Potential Tropical Cyclone 16 (which will likely take the name Ophelia later today) will deliver tropical storm impacts to a broad swath of the Mid-Atlantic coast between the Jersey Shore and North Carolina, with heavy rain, gusty wind, surge and tidal flooding all likely regardless of naming or classification.
Potential Tropical Cyclone 16 (likely to become Ophelia)
Here are the key points on what we’ll refer to as PTC 16:
- Tidal flooding will be a serious issue for portions of the Lower Chesapeake and Delaware Bays, as well as along the coast between the Outer Banks and Jersey Shore. Locally major tidal flooding is expected from Delaware south to the Virginia Tidewater.
- Tropical Storm Warnings are posted between Cape Dear, NC and Fenwick Island, DE, including Albermarle & Pamlico Sounds and much of the Chespeake Bay roughly south of Easton, MD. Storm Surge Warnings are posted from Duck, NC through Chincoteague, VA, the Lower Chesapeake Bay, the Neuse & Pamlico Rivers in North Carolina, as well as portions of the sounds. Storm Surge Watches cover additional ground beyond there.
- PTC 16 will have a broad wind field, meaning a wide swath of 30 to 50 mph winds should be expected from the Carolinas through Long Island. The strongest wind will likely be confined to a small area near the center, which should come ashore between Cape Hatteras and Cape Fear in North Carolina.
- Widespread moderate to heavy rain is expected between North Carolina and Southern New England with flash flooding potential highest in coastal North Carolina near the center of PTC 16.
Potential Tropical Cyclone 16 is gradually organizing this morning off the coast. Despite having maximum sustained winds of 50 mph, it is still considered a “potential tropical cyclone” because it has not yet shed the technicalities (ie: fronts) that make it a non-tropical entity. For all intents and purposes this is already a equivalent to a tropical storm and should be prepared for as such. The NHC says that this will likely take on a subtropical or tropical tag once the frontal boundaries are shed, meaning it would become Ophelia.
Let’s walk through the expected impacts from PTC 16.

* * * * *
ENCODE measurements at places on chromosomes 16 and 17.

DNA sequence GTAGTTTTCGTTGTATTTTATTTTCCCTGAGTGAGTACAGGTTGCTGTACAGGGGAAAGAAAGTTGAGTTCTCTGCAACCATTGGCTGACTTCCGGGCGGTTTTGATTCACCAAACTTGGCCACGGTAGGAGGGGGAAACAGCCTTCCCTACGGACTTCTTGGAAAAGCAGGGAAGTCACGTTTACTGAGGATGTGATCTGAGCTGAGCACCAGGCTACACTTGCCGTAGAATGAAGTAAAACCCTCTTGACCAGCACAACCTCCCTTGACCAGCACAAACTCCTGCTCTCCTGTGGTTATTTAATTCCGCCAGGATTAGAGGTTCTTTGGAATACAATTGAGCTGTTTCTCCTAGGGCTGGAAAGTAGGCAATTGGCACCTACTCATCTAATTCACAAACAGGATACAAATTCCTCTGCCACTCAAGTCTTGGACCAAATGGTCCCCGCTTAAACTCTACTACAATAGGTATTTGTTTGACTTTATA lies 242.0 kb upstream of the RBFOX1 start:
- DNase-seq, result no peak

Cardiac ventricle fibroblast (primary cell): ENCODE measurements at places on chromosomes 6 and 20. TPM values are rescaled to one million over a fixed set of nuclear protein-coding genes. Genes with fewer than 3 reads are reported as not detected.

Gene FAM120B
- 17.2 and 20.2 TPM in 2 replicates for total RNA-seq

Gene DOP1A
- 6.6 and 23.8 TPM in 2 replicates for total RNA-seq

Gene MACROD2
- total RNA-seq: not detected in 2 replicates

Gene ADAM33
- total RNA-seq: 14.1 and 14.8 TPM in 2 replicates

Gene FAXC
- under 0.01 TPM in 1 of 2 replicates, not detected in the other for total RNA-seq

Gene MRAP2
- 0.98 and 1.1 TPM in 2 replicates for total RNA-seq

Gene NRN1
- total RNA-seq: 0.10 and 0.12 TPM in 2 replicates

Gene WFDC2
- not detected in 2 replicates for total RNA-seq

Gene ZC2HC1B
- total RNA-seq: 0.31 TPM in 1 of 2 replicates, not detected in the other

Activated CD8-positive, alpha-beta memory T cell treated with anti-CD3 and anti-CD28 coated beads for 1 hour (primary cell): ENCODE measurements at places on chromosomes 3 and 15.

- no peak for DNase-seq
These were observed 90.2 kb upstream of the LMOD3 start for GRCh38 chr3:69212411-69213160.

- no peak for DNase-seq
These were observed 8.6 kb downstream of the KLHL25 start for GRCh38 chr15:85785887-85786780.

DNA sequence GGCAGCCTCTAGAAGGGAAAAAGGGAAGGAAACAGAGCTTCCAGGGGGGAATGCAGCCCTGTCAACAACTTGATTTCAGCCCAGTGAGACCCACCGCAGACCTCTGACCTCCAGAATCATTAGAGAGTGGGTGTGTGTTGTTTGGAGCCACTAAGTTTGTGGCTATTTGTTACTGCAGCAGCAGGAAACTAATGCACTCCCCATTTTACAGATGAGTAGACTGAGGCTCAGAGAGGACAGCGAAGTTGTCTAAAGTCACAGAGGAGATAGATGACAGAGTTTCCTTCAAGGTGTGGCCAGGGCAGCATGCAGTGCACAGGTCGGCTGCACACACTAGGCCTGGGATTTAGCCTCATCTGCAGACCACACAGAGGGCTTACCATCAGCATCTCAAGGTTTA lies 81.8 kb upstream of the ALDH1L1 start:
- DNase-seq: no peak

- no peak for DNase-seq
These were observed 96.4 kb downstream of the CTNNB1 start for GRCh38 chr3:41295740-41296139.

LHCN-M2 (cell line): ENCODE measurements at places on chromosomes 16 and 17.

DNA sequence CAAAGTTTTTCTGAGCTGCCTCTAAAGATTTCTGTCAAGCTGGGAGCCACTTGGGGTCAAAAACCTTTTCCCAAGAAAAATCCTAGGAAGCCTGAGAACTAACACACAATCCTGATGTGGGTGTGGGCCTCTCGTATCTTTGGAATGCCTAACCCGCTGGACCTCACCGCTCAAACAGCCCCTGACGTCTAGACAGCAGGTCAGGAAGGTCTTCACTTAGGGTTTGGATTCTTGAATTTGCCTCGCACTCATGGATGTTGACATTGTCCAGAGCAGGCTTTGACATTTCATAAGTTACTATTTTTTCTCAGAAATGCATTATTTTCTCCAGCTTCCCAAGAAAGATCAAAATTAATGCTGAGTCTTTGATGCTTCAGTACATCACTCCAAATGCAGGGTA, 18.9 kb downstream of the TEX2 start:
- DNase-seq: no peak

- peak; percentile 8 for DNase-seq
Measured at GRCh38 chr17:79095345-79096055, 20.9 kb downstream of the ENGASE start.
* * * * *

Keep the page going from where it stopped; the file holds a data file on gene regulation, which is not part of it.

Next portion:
In my view, this is the most important aspect of this storm, and it’s the one that may cause the most problems. Current tidal forecasts show a significant number of stations in the Mid-Atlantic expecting moderate or major tidal flooding from the storm this weekend.
Let’s pick out a couple gauges to talk about real quick.
We’ll start in Norfolk, VA which is expected to see moderate tidal flooding, with a couple gauges nearby pinging major flooding in their forecasts.
For the James River at Sewell’s Point, the 6.4 feet forecast tomorrow morning would be the highest tidal reading in Norfolk since Hurricane Joaquin in 2015. Historically, tides at these levels are likely to inundate portions of the waterfront in Norfolk.
For Lewes, DE on the Delaware Bay, this storm will likely produce the highest tides since January 2016 (the blizzard that was dubbed by The Weather Channel as “Jonas.”). Although Lewes will fall a solid foot or more shy of the record, this will still be borderline major flooding for the Delaware Beaches.
Flood levels of this nature will tend to cause mostly roadway flooding for Sussex County, DE but some structural damage is possible, particularly if tides come in higher than forecast.
Storm surge flooding is likely into North Carolina as well, in the Storm Surge Warning area.
In addition, we are expecting waves of 10 to 15 feet just offshore. The combination of high tides and rough surf will likely lead to beach erosion issues up and down the East Coast. I imagine some beachfronts are a bit more vulnerable after dealing with rough surf from Franklin, Idalia, and Lee already this summer, so erosion issues will get a bit worse.
PTC 16 is expected to top out near 60 mph winds as it comes ashore this weekend. However, over a rather broad area, we should expect 30 to 40 mph winds, with gusts over 40 to 50 mph, basically from Myrtle Beach, SC to Montauk, NY. A smaller area near the center should see the 60 mph winds on the coast of North Carolina, should the system develop as expected.
These winds will be capable of doing mostly minor damage, though scattered to numerous power outages are absolutely possible.
Total rain will be generally 2 to 5 inches, with isolated higher amounts up and down the coastal plain, extending inland in spots, particularly in Virginia and southeast Pennsylvania. Obviously this could cause flash flooding in spots. I would especially be aware of this rain on the coast, particularly in developed, more urbanized areas (Virginia Tidewater, Ocean City, MD, etc.) where the heavy rain could exacerbate tidal flooding by slowing how quickly it recedes at low tide. Some more considerable flash flooding risk probably exists near the center of this storm for Surf City to New Bern to Cape Lookout.
The bottom line is that this will be a notable storm on the East Coast with widespread impacts that will be disruptive and locally damaging.
Deep Atlantic wave (Invest 90L): Out to sea?
Yesterday, the Cabo Verde wave we’ve been watching was tagged as Invest 90L. We are slowly honing in on a compromise between the GFS and Euro solutions that I laid out in yesterday’s post.
We will watch trends today and tomorrow, but at this point, the odds will heavily favor a track that probably constitutes a “near miss” for the islands. It still needs to be monitored for obvious reasons, but the trends over the last 24 hours have been mostly positive for Puerto Rico and the islands. In this scenario if the system makes it into those areas, it would almost certainly be a weaker system.
Elsewhere, there is nothing of note out in fantasyland. For our Gulf of Mexico readers, yes, it still looks quiet.